Horses have been a very helpful animal throughout human history, and are still crucial to life in many areas of the world, as well as being much loved pets for others. We’re showing our appreciation of this magnificent animal by exploring some of the more specialised areas of their anatomy and the less well known, interesting facts that go with it!
Things ingested by horses can only go one way through the digestive system, meaning that horses are unable to vomit, burp or breathe in through their mouths. They have a sphincter between the stomach and oesophagus that is very strong and very tight – and it only gets tighter the fuller the horses stomach becomes, due to the build-up of pressure against it.
Horses eyes, being on the side of their head, allow for almost a 360° view of their surroundings. They are also able to focus each eye independently from the other (called monocular vision), meaning they can look at two different objects at once! Their eyes are also the largest of any other land mammal, at eight times larger than the human eye.
A horse's teeth are very large – as a young adult, they can measure between 11 - 13cm (4.5 - 5inches). The bottom row of teeth reaches almost all of the way to the base of their skull, and the top row takes up a fair amount of space upwards, too. For an idea of their combined spacial dominance, more room in a horse's skull is taken up by its teeth than by its brain! Due to the grinding motion that horses use to chew up their food, their teeth grow throughout the majority of their lives.
Ever wondered why humans put shoes on horses?
The hoof is made from keratin (the same material as a human’s fingernails), so it naturally wears away and re-grows. Horses in the wild don’t walk as much as domesticated horses, and normally on softer, less abrasive ground, so they wear away the hoof at a speed that counters the time it takes to re-grow. Adding horseshoes to working horses helps reduce the hoof's wear and tear.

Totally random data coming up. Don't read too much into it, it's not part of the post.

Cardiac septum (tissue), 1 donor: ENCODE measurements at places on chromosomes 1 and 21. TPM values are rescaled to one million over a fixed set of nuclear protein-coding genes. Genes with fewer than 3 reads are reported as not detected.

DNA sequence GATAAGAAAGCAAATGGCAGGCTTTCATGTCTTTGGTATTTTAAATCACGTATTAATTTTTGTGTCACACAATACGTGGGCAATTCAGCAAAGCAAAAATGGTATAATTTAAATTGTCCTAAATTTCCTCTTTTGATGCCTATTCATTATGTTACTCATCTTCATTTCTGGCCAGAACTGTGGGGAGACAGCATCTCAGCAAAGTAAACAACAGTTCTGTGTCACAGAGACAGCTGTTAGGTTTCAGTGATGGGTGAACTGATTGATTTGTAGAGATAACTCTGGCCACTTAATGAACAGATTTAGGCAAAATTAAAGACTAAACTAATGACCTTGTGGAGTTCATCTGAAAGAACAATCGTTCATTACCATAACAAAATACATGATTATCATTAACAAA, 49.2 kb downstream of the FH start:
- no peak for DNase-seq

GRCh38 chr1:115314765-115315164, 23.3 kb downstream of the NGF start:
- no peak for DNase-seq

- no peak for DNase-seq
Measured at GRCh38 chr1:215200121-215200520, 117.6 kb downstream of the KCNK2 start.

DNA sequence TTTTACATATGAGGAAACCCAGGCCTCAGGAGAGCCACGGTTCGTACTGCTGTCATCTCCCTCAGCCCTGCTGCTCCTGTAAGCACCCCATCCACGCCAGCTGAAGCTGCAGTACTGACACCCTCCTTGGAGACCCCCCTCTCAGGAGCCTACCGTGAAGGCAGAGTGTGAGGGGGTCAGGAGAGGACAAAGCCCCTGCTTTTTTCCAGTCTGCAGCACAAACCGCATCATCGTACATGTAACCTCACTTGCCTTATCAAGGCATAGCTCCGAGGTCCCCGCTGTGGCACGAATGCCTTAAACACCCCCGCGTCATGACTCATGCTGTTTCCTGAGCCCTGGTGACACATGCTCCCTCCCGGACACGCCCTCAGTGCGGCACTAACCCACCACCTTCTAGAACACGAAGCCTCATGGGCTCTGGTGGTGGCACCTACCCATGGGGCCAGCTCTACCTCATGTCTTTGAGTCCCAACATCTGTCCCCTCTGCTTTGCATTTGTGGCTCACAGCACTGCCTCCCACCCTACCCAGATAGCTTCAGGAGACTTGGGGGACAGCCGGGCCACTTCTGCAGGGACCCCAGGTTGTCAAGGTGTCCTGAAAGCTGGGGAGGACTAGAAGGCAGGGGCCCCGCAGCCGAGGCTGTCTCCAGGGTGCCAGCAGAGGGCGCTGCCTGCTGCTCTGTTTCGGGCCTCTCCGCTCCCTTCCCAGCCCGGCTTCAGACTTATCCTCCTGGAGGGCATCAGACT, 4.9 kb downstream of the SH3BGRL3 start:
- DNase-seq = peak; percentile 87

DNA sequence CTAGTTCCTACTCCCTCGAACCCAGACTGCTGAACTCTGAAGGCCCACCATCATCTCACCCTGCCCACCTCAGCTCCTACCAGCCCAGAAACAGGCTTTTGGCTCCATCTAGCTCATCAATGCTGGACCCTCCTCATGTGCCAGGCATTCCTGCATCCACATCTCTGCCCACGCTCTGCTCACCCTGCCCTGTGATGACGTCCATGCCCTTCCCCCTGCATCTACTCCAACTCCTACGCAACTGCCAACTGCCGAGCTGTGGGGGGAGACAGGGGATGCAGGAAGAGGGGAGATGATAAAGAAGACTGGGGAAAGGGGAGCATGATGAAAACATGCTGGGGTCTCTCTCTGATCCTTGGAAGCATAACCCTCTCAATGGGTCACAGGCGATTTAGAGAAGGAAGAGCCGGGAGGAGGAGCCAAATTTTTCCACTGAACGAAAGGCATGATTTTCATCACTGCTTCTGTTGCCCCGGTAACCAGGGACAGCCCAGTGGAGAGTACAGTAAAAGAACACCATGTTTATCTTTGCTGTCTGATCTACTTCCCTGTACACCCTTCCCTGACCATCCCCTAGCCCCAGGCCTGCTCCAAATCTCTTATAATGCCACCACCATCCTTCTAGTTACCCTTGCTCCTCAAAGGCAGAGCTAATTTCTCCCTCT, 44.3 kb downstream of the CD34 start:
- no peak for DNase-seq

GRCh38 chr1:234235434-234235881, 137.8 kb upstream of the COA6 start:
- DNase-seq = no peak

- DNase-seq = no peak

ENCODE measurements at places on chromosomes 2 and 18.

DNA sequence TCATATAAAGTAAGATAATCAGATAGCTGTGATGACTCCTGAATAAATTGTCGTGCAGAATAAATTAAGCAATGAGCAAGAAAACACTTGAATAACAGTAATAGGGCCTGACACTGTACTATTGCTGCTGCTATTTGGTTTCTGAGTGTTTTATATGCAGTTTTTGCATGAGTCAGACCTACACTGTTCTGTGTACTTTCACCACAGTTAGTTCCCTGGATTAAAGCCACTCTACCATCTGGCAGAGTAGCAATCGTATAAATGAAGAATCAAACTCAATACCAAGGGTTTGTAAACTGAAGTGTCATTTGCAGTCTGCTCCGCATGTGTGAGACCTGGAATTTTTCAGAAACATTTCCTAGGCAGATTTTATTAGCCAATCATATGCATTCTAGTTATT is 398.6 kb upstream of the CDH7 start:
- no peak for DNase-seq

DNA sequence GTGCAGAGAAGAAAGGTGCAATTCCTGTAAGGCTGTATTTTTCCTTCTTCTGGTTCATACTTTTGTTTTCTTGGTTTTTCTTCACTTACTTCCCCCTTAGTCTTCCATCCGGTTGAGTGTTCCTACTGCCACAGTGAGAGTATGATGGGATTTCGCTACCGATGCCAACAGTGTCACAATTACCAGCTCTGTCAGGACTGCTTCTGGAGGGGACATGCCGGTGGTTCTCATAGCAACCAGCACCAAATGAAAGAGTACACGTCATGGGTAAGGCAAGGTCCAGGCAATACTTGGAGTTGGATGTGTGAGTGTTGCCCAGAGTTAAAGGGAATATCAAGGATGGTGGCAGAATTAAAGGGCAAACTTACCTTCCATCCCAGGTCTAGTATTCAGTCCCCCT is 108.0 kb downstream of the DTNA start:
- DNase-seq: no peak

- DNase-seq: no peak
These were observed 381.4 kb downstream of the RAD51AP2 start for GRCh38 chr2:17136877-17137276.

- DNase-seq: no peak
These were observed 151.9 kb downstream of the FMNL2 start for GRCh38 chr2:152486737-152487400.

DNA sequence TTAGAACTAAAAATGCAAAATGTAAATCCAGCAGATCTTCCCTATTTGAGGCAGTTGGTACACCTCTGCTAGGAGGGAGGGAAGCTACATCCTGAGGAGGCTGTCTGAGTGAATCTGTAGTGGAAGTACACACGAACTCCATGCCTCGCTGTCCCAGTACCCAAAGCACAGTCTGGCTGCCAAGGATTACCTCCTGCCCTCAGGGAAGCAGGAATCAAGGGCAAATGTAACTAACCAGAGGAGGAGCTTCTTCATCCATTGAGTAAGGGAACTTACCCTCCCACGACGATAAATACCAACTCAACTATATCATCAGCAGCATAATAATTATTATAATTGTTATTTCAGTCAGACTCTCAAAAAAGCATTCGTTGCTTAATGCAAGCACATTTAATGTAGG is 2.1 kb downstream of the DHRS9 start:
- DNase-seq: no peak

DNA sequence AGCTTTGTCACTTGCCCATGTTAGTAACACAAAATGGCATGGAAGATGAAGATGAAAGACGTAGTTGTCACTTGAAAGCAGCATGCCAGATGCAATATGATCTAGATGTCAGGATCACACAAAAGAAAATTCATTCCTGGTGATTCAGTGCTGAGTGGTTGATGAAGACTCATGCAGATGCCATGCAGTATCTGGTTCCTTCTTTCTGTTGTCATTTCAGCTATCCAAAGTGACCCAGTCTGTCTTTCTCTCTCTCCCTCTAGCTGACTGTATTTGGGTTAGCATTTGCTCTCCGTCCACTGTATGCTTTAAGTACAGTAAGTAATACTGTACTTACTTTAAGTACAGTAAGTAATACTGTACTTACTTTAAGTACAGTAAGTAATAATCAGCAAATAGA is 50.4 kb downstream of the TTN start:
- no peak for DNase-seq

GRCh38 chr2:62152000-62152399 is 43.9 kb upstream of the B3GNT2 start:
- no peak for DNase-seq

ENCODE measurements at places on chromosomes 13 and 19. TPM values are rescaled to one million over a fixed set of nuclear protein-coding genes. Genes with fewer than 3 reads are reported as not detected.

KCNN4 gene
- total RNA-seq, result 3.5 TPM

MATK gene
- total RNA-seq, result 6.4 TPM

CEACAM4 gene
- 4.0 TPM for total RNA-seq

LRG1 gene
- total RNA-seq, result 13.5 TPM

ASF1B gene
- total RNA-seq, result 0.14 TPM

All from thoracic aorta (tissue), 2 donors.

Some working horses also need additional traction to complete their jobs safely and to the best of their abilities – if they are working on snow, hard rocks or slippery pavements, the horseshoes help to ground their footing.
Finally, horses can suffer from uneven weight distribution due to limb deviations, creating what is known as a toe in or toed out effect – eventually causing pain, discomfort and strains on their joints. By placing a shoe under the centre of gravity of each of the horse's limbs, and sometimes lateral support shoes on the outside of the hoof too, the pressure can be distributed evenly. Shoes can also help remedy the effects of birth defects and illness.
Horse related AnatomyStuff resources:
Further reading / sources:
Anatomy facts about horses
General horse facts
The purpose of horseshoes